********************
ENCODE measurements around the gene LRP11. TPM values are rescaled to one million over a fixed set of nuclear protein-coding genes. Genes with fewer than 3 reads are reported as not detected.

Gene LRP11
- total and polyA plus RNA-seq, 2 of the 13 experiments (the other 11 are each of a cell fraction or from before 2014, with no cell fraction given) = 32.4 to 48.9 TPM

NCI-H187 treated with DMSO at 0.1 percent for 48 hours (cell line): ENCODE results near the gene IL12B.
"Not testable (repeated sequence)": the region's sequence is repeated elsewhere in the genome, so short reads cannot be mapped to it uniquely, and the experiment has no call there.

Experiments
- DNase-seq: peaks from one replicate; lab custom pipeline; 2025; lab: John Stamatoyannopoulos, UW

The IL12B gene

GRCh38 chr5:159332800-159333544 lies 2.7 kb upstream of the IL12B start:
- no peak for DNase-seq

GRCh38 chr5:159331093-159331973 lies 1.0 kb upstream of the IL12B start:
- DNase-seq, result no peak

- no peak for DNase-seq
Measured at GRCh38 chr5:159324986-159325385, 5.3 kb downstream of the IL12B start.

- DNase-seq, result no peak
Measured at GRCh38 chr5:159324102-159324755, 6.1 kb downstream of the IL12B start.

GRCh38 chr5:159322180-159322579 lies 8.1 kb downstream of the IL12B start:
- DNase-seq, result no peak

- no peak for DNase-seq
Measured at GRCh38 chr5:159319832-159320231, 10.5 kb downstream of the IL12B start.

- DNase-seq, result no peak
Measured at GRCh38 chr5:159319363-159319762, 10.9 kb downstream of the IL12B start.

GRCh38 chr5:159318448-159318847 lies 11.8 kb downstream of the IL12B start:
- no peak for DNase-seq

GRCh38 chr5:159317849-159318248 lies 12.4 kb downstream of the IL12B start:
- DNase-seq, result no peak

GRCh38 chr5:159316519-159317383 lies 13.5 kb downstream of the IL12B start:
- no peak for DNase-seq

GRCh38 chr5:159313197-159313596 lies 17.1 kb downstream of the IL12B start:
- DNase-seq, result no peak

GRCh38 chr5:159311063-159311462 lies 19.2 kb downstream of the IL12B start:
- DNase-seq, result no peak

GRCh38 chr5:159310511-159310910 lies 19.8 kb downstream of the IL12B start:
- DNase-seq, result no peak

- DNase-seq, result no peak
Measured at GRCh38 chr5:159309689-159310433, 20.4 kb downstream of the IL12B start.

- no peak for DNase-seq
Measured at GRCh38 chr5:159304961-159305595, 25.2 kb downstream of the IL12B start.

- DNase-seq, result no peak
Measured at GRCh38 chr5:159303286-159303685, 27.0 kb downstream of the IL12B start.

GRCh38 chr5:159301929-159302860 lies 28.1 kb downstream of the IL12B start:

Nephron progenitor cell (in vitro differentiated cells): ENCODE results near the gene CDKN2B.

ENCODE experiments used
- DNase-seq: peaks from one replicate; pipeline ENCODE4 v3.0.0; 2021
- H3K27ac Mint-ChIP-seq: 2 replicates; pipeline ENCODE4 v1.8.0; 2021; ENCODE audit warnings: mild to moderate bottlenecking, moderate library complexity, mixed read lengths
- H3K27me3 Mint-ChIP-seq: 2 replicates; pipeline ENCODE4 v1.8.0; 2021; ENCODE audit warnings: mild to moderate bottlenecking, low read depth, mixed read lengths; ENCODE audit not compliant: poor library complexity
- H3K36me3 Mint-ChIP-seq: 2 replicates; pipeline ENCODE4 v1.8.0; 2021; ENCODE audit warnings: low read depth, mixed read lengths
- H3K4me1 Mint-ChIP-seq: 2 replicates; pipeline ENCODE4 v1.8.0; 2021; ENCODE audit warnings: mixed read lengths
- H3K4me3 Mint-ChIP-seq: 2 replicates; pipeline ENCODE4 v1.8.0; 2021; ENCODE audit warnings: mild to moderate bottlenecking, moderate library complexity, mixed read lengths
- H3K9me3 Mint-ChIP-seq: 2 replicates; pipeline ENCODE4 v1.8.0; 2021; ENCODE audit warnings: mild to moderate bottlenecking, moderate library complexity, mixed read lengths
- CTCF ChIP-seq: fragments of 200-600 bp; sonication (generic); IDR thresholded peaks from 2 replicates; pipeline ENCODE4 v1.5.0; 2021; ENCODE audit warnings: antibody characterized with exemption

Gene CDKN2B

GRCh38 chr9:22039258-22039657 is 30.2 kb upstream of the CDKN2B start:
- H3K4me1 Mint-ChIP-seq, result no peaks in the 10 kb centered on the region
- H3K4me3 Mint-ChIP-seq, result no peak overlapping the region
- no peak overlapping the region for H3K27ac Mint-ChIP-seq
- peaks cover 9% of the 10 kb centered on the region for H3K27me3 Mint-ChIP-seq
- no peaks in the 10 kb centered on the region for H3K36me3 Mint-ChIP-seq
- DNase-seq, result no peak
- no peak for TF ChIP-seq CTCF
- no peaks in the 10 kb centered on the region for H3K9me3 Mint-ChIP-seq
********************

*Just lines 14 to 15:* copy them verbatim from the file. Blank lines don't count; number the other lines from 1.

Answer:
Measured at GRCh38 chr5:159324986-159325385, 5.3 kb downstream of the IL12B start.

- DNase-seq, result no peak